[Translation of an article from Espacinsular of Santo Domingo for January 15. See original here and related article here.]
Santo Domingo, January 14 – The continuing presence of the more than 100 Haitian workers in front of the Ministry of Labor represents a conflict with international repercussions to which the government should respond in order to avoid damaging the country’s image abroad, sociologist Max Puig has declared.
Also a former minister of labor, he expressed surprise at statements by authorities that it is a problem affecting exclusively the justice system, “when the workers labored more than ten years in businesses that were not legally registered,” for which he wondered, “where were the Migration inspectors, where were the Labor inspectors, where was the national police?”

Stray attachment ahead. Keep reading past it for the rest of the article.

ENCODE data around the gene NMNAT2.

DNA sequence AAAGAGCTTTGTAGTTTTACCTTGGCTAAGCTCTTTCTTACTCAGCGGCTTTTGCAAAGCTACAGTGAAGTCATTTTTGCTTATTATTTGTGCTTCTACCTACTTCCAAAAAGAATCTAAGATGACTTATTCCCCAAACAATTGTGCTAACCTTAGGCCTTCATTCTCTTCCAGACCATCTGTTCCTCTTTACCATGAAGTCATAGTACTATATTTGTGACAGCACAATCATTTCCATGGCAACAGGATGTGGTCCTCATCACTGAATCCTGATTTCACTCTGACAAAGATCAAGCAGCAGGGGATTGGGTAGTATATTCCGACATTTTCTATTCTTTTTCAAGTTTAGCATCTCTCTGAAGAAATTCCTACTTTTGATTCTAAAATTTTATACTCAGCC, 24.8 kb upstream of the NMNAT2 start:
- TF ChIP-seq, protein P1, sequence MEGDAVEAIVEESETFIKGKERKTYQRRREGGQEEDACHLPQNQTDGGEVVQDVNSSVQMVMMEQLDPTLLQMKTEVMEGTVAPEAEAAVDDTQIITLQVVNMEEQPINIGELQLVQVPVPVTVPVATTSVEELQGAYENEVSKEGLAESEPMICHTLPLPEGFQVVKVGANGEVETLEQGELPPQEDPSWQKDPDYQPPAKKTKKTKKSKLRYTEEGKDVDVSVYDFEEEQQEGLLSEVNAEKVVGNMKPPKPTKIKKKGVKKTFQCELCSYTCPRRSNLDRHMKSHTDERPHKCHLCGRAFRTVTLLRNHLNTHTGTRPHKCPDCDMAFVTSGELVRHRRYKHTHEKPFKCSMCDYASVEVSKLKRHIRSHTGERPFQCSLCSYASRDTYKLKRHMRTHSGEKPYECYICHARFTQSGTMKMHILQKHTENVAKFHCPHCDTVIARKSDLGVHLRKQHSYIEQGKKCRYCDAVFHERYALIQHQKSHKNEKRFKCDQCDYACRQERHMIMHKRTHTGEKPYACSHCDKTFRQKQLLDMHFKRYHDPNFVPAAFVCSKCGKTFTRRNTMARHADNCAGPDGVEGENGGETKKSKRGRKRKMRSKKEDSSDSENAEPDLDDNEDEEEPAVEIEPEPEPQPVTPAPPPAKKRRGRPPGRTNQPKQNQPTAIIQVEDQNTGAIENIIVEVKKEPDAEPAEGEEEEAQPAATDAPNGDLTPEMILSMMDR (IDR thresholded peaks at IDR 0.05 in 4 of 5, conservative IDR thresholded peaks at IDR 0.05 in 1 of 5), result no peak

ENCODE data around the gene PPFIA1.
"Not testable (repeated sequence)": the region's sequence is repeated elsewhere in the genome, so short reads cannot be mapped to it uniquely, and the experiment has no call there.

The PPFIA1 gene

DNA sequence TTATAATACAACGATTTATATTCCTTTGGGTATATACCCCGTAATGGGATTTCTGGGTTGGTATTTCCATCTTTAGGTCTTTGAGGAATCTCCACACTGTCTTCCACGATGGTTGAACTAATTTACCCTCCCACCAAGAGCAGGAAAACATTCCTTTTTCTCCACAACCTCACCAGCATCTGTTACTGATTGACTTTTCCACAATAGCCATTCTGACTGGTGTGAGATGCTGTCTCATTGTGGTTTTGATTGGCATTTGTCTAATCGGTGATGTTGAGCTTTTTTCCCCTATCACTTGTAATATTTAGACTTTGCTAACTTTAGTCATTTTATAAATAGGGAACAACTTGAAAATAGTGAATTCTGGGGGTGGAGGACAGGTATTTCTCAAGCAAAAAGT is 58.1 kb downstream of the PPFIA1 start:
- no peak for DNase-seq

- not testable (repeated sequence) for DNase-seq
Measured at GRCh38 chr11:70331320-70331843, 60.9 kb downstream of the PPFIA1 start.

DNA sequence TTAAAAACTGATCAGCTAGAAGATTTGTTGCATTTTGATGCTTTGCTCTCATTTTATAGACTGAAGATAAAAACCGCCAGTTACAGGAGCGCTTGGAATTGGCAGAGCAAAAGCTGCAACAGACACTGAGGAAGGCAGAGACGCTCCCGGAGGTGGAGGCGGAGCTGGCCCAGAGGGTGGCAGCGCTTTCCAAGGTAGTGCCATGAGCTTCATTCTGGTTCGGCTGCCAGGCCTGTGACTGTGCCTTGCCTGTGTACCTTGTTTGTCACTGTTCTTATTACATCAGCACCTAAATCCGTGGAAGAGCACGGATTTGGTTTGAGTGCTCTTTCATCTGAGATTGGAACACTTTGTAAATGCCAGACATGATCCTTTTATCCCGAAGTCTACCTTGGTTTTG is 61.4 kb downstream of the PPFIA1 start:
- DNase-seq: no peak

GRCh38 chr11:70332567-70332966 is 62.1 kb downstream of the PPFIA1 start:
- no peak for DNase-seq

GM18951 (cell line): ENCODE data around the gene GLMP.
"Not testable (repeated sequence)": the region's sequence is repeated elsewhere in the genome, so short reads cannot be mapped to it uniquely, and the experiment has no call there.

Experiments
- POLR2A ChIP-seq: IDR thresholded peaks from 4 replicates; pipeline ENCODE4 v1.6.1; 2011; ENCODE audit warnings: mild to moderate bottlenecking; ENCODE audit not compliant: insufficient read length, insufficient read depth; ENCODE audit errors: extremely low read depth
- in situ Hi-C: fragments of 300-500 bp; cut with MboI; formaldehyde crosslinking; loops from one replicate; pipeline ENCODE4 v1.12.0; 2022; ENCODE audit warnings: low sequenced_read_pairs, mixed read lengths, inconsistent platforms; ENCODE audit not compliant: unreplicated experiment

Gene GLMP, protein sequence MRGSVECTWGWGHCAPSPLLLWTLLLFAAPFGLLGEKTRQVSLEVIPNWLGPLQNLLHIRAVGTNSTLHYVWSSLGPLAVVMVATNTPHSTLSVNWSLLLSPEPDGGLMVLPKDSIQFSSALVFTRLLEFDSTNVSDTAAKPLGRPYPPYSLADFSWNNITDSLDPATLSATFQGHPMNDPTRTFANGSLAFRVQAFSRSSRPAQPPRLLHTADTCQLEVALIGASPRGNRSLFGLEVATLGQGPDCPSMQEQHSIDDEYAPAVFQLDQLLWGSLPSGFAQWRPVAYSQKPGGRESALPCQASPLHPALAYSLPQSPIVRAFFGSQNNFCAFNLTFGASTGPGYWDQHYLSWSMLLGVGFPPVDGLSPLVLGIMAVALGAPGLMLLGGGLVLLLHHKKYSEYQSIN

The one-time presidential candidate believes that what is being denounced basically goes well beyond a simple labor demand. “It is a matter of a business that has caused Haitian citizens to come from Haiti to a country that has been accused frequently of human trafficking,” he added.
Puig, president of the Alianza por la Democracia party, insists “it cannot be that the Ministry (of Labor) says it has no jurisdiction and that nobody in the government has jurisdiction.”
The approximately 112 Haitian workers, who have held a picket line for more than a month in front of the Ministry of Labor, some together with their spouses and young children, worked for the [coconut producing businesses] Coquera Rea and Coquera del Kilómetro 5, in the southern province of San Cristóbal.
Rafael Emilio Luna Alonzo, owner of the businesses in question, refuses to pay the workers’ wages on the grounds that only five of the workers were legally registered.
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